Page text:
By Kielon Hilaire. Life for Herman Preira of Arima is incredibly simple. Ask people what they do for a living and rarely the response is, “I’m a crab collector.”
Preira has been catching crabs for over 15 years and says he will continue doing it for another millennium.
He states that what drew him to his nifty profession was the fact that it led him to enjoy a rather relaxing life. “No pesky traffic to fight through each day, no good-for-nothing boss to answer to, and no daily stress of putting up with annoying and tittle-tattle co-workers,” he said.
He believes that living on the ocean’s brink will always remain a thought for so many other dreamers. Catching crab is accomplished by a simple but ingenious method. Living near the sea naturally allows you to see thousands of crabs roaming across the earth every year, and that is all the motivation Preira needs.
Why not set a “giant rat trap”? Clever, isn’t it? Preira says every year crabs spread all over Trinidad in colonies of millions. He says a female crab takes about 18 months to become fully grown, ultimately producing between 50,000 and 70,000 eggs (with an incubation period of 3 to 4 months) during her laying period. Even if you are not good at maths, surely all those zeroes could get your head spinning. Simply multiply 50,000 by 100 crabs and you already have 5 million of the creepy little critters.
Preira uses homemade crab traps to capture crabs. He says they are fairly sizeable (almost two feet in length), made of bamboo, and inside the trap’s hollow nest is a man-made rig that is craftily set to go off whenever the crab makes its way inside the bamboo with the intention of stealing the hot pepper, coconut, pine, or lime bait. But contrastingly to the physics of a rat trap, a crab trap does not harm the crab. All it does is lock the crab inside the trap itself.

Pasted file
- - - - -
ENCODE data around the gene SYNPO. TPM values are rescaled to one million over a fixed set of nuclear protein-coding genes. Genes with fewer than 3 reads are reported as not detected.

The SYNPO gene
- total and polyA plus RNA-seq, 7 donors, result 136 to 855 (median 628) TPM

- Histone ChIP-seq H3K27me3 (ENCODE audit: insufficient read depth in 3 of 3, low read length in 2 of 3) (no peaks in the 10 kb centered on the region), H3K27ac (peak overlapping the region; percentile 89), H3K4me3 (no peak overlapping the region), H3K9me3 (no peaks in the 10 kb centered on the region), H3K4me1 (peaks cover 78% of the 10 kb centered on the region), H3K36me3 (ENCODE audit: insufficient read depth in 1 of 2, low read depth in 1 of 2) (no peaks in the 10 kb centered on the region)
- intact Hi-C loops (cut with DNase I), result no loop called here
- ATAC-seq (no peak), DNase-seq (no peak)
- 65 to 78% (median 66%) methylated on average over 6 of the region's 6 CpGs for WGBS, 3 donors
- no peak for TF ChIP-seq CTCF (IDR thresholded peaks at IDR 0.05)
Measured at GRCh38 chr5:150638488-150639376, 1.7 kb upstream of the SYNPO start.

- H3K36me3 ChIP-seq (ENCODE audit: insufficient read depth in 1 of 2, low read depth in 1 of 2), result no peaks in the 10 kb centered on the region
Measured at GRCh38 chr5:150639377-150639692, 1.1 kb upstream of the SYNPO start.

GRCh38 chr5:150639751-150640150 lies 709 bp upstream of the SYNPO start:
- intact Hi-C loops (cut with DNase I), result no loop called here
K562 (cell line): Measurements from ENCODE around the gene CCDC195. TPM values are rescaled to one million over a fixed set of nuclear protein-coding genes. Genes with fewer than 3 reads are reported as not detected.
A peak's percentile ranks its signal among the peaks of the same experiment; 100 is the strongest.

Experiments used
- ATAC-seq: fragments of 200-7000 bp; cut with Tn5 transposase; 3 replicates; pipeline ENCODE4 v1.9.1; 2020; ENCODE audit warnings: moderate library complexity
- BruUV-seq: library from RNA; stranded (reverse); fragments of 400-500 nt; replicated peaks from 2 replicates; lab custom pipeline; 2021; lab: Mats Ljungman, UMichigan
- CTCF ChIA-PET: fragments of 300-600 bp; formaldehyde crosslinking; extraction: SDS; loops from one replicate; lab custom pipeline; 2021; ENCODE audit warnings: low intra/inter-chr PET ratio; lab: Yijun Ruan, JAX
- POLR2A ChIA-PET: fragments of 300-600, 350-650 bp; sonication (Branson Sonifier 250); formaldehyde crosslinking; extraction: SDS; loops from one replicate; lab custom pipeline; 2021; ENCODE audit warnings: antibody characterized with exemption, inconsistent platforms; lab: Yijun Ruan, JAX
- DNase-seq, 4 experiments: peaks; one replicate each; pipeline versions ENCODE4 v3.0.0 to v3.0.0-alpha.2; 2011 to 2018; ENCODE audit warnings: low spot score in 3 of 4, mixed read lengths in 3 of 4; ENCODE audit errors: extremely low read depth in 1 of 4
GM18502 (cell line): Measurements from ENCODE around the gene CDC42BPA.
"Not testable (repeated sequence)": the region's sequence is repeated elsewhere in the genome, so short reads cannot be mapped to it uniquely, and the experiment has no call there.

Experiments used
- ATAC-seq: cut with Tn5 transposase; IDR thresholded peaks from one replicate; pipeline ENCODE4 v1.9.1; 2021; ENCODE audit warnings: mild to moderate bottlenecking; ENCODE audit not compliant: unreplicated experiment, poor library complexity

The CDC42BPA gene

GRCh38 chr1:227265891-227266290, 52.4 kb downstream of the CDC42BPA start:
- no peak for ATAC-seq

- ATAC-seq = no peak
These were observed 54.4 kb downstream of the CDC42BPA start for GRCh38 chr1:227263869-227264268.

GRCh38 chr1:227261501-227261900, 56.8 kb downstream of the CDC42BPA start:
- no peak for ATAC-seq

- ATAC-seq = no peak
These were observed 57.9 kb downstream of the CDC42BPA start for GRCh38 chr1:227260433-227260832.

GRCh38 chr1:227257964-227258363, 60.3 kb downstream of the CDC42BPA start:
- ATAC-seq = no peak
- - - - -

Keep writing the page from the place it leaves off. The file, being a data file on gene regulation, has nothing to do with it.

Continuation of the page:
Traps are placed on the shores on a daily basis, and are checked at least once per day. Preira has made it his duty since the 90s to head down to the shores from as early as 7 o’clock each morning to set the endless traps he articulately designed.
After all the easy work is over, the real task begins. Once the crabs lose their freedom to the traps, Preira reaps his investments and carefully sits and plans what must be done with them. The majority of crabs are used by Preira and his customers to create one of Trinidad and Tobago’s signature dishes, crab and dumpling. Some crabs he keeps as pets, and the remainder he shares with family and friends. At the time I was invited into his home, some of his “pets” were idly roaming about his outdoor premises. The only possible game to play was “snap my finger”.
Tying the legs of each crab together
Preira had been busily preparing a “crab vine” for a customer during the interview. He ties all the legs of each crab together with a solid vine and then he further ties this onto one long vine. In the end, the crab vine closely resembles the strings which are often cluttered with Christmas tree light bulbs — just picture crabs replacing the coloured bulbs.